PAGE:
FMC Fungicide Triggers New FRAC Group

FMC Fungicide Triggers New FRAC Group

The Fungicide Resistance Action Committee (FRAC) has assigned Fracture fungicide from FMC to a newly created FRAC Group. When FMC launched Fracture fungicide in 2015, the broad spectrum, biological fungicide had a unique mode of action that it could not be classified by current FRAC Group codes.


FRAC codes are created by the Fungicide Resistance Action Committee to group fungicide active ingredients by modes and sites of action to prolong the effectiveness of at-risk fungicides and to limit crop losses should resistance occur. The FRAC codes also help growers and PCAs identify which products to rotate to maintain effective disease control and minimize resistance development.

The Committee recently added the new FRAC Group M12 for Fracture fungicide and its active ingredient, the lupine extract called BLAD. Like other M group classifications, Fracture fungicide has “multi-site contact activity” and is considered a low risk for development of resistance, according to the FRAC publication.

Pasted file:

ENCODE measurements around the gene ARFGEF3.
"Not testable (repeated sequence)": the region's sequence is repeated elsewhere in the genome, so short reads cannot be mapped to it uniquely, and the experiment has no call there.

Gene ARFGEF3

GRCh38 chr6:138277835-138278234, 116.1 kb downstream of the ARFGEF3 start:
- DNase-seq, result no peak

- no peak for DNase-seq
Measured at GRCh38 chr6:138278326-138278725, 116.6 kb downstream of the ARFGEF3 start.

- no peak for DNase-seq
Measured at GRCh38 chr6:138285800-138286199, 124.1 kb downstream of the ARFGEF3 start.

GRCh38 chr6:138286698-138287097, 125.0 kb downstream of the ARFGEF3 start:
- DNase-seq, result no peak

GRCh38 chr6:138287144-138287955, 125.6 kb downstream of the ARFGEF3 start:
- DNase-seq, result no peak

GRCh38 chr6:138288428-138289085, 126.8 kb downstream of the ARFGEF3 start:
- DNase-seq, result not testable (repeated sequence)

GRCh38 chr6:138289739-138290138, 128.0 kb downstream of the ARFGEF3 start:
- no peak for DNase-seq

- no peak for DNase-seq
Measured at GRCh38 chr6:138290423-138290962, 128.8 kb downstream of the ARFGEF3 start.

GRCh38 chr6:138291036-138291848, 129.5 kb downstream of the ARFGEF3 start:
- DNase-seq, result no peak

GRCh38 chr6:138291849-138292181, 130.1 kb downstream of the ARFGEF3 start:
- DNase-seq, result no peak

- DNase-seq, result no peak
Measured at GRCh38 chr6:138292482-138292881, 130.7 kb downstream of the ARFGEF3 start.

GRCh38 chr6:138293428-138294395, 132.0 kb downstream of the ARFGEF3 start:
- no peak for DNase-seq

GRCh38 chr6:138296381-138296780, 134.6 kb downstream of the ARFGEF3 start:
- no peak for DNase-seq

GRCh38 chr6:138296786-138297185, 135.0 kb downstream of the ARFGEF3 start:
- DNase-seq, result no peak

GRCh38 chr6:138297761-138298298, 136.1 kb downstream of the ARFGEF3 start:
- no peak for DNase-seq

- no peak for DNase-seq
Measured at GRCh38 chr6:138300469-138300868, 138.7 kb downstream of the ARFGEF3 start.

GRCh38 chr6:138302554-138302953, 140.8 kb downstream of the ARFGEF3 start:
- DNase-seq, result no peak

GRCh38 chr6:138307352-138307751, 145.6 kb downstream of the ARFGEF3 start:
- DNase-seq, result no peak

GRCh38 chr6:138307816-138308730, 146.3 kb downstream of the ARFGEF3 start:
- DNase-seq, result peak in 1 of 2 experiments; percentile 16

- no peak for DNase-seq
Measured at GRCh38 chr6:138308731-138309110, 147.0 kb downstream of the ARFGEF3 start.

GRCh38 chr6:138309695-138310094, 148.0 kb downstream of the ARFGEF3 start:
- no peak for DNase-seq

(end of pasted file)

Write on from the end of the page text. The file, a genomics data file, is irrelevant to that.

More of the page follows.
Fracture fungicide provides decisive, multi-site control. It works on contact by binding to the fungal cell and deforming the chitin, disrupting nutrient absorption and inhibiting fungal cell production. This action tears a hole in the cell wall and ultimately destroys the fungal cell. Within eight hours, the fungal cell is dead.

Fracture fungicide is labeled for the prevention and control of powdery mildew, botrytis, and brown rot blossom blight. It is labeled for use in the U.S. on almonds, grapes, strawberries, and tomatoes. With a one-day pre-harvest interval and a four-hour re-entry interval, Fracture can be applied up to five times per season, providing growers with a flexible management tool that offers quick, reliable disease control that meets or exceeds established standards.

Ecotoxicology studies conducted to meet regulatory requirements have shown Fracture fungicide is nontoxic to adult bees, bee larvae, beneficial parasitic wasps, and predatory mites.